The Al-Anon Family Groups are a fellowship of relatives and friends of alcoholics who share their experience, strength, and hope in order to solve their common problems. We believe alcoholism is a family illness and that changed attitudes can aid recovery.

Al-Anon is not allied with any sect, denomination, political entity, organization, or institution; does not engage in any controversy; neither endorses nor opposes any cause. There are no dues for membership. Al-Anon is self-supporting through its own voluntary contributions.

Al-Anon has but one purpose: to help families of alcoholics. We do this by practicing the Twelve Steps, by welcoming and giving comfort to families of alcoholics, and by giving understanding and encouragement to the alcoholic.

Suggested Al-Anon Preamble to the Twelve Steps

For meeting information call:

1-888-425-2666 (1-888-4AL-ANON)

Al-Anon/Alateen is supported by members’ voluntary contributions and from the sale of our Conference Approved Literature.

Al-Anon Family Group Headquarters, Inc.
1600 Corporate Landing Parkway
Virginia Beach, VA 23454-5617
Phone: (757) 563-1600
Fax: (757) 563-1655

Al-Anon Family Group Headquarters (Canada) Inc.
275 Slater Street, Suite 900
Ottawa, ON K1P 5H9
Phone: (613) 723-8484

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Re: Mrs. Kay Griggs on How the Government Works

Postby admin » Mon Jan 08, 2018 5:01 am

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Re: Mrs. Kay Griggs on How the Government Works

Postby admin » Mon Jan 08, 2018 5:54 am

Jerome B. Bookin-Weiner
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Director at Study Abroad & Outreach
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Executive Director of International Programs - Colorado State University
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Director of Education Abroad - AMIDEAST Inc
Vice President for Academic Affairs - The Scholar Ship


B.A. - history, Dickinson College
Ph.D. - modern Middle Eastern and North African history, Columbia University
doctoral degree - modern Middle East and North African history, Columbia University
master's Degree - modern Middle East and North African history, Columbia University


Board Member - Tangier American Legation Institute for Moroccan Studies
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Dr. Jerome B. Bookin-WeinerDirector of Study Abroad and Outreach, Director of Study Abroad and Outreach, AMIDEAST, 1730 M Street, NW, Washington, DC 20036. Has also served as Academic Vice President of The Scholar Ship (2005-07), Executive Director of International Programs at Colorado State University (2001-2004), Dean of International Education at Bentley College (1987-2001) and Director of the Center for International Programs at Old Dominion University (1977-1987). He has written on the origins of US-Moroccan relations. Former Peace Corps Volunteer in Morocco (1971-73). PhD. Columbia University, 1976.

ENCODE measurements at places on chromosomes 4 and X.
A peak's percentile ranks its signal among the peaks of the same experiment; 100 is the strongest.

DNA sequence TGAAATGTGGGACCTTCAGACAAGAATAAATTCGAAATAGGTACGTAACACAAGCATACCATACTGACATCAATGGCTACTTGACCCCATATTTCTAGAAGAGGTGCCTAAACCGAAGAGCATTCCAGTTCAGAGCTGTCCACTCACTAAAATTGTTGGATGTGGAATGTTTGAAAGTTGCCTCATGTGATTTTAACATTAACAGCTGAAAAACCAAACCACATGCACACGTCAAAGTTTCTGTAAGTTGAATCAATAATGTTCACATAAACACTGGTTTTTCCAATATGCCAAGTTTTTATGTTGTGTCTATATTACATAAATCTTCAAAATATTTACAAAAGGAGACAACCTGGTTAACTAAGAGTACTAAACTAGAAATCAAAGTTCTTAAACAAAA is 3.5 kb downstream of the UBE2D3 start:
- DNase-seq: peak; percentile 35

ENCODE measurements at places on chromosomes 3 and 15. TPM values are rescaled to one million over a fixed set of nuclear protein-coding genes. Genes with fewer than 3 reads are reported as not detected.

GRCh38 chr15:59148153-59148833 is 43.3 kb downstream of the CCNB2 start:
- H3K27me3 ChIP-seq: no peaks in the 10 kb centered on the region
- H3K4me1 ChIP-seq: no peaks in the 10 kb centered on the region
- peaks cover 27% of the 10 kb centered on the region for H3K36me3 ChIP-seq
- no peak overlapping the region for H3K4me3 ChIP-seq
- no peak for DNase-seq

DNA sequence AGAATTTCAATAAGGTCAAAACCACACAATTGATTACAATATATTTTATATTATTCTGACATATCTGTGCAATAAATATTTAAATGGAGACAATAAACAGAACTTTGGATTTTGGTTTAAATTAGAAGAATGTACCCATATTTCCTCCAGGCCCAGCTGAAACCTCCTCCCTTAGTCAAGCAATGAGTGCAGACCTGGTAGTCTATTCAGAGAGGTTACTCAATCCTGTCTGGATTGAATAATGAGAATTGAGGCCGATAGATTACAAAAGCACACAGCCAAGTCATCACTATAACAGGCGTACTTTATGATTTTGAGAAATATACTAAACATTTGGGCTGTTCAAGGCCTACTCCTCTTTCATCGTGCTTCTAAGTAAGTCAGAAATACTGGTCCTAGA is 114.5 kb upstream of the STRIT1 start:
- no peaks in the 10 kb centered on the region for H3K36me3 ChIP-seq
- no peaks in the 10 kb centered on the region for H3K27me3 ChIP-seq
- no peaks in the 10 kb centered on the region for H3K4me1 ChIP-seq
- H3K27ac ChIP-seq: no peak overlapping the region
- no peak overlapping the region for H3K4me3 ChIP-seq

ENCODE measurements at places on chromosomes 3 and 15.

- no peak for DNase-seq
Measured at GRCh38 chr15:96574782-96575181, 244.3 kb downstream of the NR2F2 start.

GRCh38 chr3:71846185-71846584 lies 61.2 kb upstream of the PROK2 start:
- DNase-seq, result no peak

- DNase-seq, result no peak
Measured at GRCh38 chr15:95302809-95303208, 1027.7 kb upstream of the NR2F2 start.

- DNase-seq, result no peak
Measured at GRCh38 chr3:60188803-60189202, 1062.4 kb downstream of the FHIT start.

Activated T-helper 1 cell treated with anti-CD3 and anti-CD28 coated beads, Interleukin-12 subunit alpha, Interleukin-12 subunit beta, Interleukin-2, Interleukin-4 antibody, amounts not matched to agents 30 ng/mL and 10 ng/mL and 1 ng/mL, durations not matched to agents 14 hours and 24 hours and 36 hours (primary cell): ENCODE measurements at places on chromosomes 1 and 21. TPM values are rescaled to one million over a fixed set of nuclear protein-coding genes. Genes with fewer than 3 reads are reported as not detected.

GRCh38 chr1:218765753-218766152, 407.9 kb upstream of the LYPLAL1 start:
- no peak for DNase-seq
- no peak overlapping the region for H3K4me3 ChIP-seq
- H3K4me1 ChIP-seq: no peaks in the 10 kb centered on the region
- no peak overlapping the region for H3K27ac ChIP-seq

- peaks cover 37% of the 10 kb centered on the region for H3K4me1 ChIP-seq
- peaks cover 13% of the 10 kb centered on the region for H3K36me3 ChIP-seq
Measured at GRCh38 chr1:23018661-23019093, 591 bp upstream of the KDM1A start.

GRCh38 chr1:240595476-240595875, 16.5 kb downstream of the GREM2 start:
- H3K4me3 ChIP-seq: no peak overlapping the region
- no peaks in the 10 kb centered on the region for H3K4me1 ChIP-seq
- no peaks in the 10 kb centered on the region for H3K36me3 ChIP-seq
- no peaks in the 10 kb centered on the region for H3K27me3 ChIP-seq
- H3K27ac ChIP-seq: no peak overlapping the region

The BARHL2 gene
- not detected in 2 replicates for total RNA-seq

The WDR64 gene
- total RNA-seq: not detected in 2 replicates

Jerome B. Bookin-Weiner, Ph.D. Director of Study Abroad and Outreach

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Jerome Bookin-Weiner, Director, Study Abroad and Outreach
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Re: Mrs. Kay Griggs on How the Government Works

Postby admin » Mon Jan 08, 2018 6:02 am

Big news at the Port of Virginia
by J. Robert Bray
The Virginian-Pilot
Oct 9, 2016



Stephen M. Katz | The Virginian-Pilot
A view from the window during Wednesday, September 21, 2016, afternoon's announcement of the long-awaited lease of the Virginia International Gateway container terminal by the Virginia Port Authority. The deal provides for an expansion of the facility, which will roughly double its capacity.

THE PORT OF VIRGINIA, quite possibly, had the most important day in its history on Sept. 21. On that day, the governor and the leadership of the port signed a new lease agreement for Virginia International Gateway and in doing so set this one-of-a-kind, state-owned maritime asset on a path to be the leading venue for trade on the East Coast.

J. Robert Bray, Port of Virginia

The news, however, was lost in the pages of The Pilot. That’s too bad, given the importance of the moment and what this means for the commonwealth’s economy for decades to come.

A growing port means jobs and not just in Hampton Roads, but across this state. It is estimated that this lease agreement will generate 166,000 new jobs in Virginia, in addition to the 375,000 jobs the port already generates. Moreover, the lease will spur an estimated $22 billion in spending and result in $630-plus million in state and local taxes. Those estimates would be on top of the billions the port and its related industries and jobs already generate for the state.